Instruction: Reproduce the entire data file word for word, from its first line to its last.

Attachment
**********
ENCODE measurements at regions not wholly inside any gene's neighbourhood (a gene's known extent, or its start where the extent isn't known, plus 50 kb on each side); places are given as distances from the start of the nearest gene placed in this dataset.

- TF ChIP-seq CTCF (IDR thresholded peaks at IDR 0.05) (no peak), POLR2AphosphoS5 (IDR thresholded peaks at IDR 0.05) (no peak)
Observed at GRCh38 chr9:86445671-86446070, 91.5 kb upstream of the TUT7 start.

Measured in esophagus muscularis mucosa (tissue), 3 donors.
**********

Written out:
ENCODE measurements at regions not wholly inside any gene's neighbourhood (a gene's known extent, or its start where the extent isn't known, plus 50 kb on each side); places are given as distances from the start of the nearest gene placed in this dataset.

- TF ChIP-seq CTCF (IDR thresholded peaks at IDR 0.05) (no peak), POLR2AphosphoS5 (IDR thresholded peaks at IDR 0.05) (no peak)
Observed at GRCh38 chr9:86445671-86446070, 91.5 kb upstream of the TUT7 start.

Measured in esophagus muscularis mucosa (tissue), 3 donors.